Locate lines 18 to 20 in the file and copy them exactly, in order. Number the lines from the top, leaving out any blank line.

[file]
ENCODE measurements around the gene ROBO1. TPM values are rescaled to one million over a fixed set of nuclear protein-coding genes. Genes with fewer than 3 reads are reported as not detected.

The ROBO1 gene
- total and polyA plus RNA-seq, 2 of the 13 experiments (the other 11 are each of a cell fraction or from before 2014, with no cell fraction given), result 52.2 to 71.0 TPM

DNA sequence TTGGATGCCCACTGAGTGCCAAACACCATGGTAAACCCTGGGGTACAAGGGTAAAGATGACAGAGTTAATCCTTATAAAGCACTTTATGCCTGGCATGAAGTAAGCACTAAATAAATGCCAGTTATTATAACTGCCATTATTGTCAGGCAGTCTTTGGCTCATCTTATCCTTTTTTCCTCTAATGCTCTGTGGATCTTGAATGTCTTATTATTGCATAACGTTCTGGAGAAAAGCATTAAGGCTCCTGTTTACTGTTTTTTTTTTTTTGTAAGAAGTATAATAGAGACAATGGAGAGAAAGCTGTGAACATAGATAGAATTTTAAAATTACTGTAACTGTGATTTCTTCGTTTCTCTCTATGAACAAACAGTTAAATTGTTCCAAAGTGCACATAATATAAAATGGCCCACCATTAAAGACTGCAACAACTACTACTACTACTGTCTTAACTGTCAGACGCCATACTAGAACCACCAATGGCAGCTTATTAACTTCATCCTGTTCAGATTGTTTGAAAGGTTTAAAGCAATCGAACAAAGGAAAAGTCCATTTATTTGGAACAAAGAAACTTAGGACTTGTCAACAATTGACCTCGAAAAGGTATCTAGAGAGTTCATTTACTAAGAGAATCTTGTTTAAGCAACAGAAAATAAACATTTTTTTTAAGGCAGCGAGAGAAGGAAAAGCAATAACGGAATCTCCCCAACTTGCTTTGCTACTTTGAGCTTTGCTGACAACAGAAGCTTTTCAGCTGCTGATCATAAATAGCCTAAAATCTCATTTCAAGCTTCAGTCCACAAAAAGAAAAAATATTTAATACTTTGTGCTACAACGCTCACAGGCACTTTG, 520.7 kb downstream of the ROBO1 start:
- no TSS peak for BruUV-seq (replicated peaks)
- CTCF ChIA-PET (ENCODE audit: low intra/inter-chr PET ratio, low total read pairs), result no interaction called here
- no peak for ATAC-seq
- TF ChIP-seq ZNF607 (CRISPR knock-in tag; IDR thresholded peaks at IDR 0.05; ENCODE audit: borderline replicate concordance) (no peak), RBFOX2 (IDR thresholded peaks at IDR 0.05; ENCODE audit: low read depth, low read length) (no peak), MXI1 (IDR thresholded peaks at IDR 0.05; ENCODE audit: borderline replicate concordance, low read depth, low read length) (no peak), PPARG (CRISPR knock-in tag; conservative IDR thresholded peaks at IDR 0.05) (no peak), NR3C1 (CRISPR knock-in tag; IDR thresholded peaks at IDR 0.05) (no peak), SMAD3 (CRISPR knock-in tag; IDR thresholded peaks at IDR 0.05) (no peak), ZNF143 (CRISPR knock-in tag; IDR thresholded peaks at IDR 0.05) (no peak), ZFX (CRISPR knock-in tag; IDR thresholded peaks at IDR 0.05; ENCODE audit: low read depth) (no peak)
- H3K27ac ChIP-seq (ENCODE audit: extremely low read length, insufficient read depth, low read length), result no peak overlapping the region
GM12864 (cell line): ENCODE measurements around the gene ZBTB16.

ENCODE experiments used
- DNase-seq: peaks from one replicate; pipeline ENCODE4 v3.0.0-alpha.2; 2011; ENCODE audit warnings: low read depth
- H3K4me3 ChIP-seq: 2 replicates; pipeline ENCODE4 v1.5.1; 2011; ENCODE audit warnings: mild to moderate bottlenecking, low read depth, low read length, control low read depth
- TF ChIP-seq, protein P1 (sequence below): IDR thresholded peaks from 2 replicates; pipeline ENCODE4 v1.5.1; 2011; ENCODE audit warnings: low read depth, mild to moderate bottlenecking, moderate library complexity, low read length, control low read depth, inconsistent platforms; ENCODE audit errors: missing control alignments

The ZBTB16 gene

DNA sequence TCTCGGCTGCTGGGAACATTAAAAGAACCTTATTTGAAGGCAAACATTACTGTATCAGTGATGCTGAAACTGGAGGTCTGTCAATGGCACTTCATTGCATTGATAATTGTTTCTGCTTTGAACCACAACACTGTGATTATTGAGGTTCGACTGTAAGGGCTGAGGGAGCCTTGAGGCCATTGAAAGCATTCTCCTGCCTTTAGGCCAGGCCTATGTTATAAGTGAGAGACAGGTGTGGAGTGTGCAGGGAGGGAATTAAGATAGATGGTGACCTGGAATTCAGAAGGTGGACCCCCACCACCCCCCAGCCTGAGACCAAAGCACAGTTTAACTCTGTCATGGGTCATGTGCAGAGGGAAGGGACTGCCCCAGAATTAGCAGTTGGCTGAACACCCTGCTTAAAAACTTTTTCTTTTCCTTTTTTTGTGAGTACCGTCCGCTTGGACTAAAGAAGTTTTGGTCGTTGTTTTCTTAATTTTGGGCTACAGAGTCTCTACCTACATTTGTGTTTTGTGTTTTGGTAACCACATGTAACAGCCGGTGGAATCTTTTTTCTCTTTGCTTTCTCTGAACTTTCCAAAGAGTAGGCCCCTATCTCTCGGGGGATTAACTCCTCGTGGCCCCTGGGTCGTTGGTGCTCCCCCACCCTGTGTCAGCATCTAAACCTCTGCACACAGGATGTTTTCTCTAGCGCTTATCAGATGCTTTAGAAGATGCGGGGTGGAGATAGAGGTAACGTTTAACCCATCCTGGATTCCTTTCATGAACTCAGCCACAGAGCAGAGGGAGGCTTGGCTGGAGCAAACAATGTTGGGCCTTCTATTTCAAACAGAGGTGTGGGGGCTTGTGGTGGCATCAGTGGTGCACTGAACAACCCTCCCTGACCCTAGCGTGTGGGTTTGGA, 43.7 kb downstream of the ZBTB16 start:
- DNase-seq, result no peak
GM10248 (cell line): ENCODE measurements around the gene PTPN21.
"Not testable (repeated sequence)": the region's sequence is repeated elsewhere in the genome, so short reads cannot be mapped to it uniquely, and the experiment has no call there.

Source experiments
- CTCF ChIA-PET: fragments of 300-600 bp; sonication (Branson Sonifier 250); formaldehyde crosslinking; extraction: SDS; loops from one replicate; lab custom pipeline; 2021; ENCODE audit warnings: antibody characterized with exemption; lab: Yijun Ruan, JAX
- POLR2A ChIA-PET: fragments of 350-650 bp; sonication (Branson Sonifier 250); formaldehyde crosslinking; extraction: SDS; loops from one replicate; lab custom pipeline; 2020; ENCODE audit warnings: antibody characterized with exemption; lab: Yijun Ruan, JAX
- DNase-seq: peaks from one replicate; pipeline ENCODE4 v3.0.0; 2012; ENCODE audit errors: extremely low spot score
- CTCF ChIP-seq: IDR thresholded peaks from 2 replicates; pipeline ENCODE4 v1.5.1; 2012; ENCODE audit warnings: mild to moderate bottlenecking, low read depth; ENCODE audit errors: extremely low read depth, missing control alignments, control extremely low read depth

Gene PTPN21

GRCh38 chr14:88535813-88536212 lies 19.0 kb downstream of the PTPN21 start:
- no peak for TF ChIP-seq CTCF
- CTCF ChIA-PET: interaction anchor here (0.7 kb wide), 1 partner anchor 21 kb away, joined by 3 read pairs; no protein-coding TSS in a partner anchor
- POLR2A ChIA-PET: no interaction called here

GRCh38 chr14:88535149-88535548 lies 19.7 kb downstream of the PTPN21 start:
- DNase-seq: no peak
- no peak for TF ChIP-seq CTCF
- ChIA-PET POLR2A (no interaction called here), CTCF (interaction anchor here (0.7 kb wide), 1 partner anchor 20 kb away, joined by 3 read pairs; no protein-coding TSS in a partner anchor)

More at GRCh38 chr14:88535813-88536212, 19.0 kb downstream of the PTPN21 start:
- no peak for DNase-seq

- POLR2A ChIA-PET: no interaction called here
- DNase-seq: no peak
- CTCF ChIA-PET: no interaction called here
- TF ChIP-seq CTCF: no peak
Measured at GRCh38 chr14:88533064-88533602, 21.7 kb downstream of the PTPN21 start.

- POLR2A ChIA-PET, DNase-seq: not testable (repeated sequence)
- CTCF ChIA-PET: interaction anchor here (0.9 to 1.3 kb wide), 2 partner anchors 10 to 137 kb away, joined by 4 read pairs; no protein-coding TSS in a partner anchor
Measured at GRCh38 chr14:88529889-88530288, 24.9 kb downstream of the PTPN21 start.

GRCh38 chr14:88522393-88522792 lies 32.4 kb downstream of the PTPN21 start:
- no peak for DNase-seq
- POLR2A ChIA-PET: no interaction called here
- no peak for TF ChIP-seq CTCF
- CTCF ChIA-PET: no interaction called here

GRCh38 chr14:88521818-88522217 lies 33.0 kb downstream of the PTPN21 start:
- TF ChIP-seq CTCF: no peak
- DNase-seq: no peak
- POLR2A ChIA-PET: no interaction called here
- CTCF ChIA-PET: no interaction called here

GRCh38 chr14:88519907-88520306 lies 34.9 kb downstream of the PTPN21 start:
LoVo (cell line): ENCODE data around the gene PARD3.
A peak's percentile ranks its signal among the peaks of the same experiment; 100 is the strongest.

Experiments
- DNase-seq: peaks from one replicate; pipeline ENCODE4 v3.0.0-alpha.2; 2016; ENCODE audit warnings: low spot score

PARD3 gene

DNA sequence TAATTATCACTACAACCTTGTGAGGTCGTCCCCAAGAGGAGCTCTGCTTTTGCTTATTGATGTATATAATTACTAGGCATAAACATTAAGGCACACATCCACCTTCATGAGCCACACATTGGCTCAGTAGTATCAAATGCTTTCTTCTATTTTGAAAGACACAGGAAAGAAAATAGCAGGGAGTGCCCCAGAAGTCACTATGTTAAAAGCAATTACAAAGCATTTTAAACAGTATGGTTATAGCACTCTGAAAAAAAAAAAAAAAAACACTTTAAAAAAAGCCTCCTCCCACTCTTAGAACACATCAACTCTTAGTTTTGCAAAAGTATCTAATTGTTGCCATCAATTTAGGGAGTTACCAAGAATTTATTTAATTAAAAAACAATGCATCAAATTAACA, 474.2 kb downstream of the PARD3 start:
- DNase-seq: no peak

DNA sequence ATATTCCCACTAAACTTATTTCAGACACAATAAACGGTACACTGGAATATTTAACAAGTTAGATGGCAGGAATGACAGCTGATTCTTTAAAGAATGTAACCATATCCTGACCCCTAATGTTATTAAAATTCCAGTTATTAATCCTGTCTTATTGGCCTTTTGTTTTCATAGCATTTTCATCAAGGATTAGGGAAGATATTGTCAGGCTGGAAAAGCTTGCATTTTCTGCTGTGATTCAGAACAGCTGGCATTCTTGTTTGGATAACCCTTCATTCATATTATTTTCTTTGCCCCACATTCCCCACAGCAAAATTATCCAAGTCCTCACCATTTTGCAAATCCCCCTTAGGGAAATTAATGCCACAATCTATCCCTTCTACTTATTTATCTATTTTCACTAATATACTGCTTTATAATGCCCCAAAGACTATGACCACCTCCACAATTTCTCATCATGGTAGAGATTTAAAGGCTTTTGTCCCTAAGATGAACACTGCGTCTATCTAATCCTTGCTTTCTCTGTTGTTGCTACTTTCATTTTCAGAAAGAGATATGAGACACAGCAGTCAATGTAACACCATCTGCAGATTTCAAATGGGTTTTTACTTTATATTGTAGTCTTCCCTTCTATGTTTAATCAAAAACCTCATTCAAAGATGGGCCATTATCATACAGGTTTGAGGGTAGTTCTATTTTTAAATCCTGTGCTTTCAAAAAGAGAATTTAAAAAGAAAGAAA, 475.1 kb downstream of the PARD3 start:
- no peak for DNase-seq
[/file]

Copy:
GM10248 (cell line): ENCODE measurements around the gene PTPN21.
"Not testable (repeated sequence)": the region's sequence is repeated elsewhere in the genome, so short reads cannot be mapped to it uniquely, and the experiment has no call there.

Source experiments